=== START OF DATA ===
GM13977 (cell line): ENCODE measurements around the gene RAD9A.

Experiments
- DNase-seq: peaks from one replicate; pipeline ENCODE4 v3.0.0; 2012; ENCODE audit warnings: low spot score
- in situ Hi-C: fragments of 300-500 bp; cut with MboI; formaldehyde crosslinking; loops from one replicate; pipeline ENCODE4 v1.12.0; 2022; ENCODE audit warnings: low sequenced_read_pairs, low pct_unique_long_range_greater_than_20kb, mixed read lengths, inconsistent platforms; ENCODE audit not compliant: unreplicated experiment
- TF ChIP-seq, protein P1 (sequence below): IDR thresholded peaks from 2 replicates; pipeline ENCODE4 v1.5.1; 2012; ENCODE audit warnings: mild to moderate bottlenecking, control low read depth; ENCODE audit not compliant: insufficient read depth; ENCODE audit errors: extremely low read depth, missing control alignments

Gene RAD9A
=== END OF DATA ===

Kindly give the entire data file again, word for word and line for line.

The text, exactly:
GM13977 (cell line): ENCODE measurements around the gene RAD9A.

Experiments
- DNase-seq: peaks from one replicate; pipeline ENCODE4 v3.0.0; 2012; ENCODE audit warnings: low spot score
- in situ Hi-C: fragments of 300-500 bp; cut with MboI; formaldehyde crosslinking; loops from one replicate; pipeline ENCODE4 v1.12.0; 2022; ENCODE audit warnings: low sequenced_read_pairs, low pct_unique_long_range_greater_than_20kb, mixed read lengths, inconsistent platforms; ENCODE audit not compliant: unreplicated experiment
- TF ChIP-seq, protein P1 (sequence below): IDR thresholded peaks from 2 replicates; pipeline ENCODE4 v1.5.1; 2012; ENCODE audit warnings: mild to moderate bottlenecking, control low read depth; ENCODE audit not compliant: insufficient read depth; ENCODE audit errors: extremely low read depth, missing control alignments

Gene RAD9A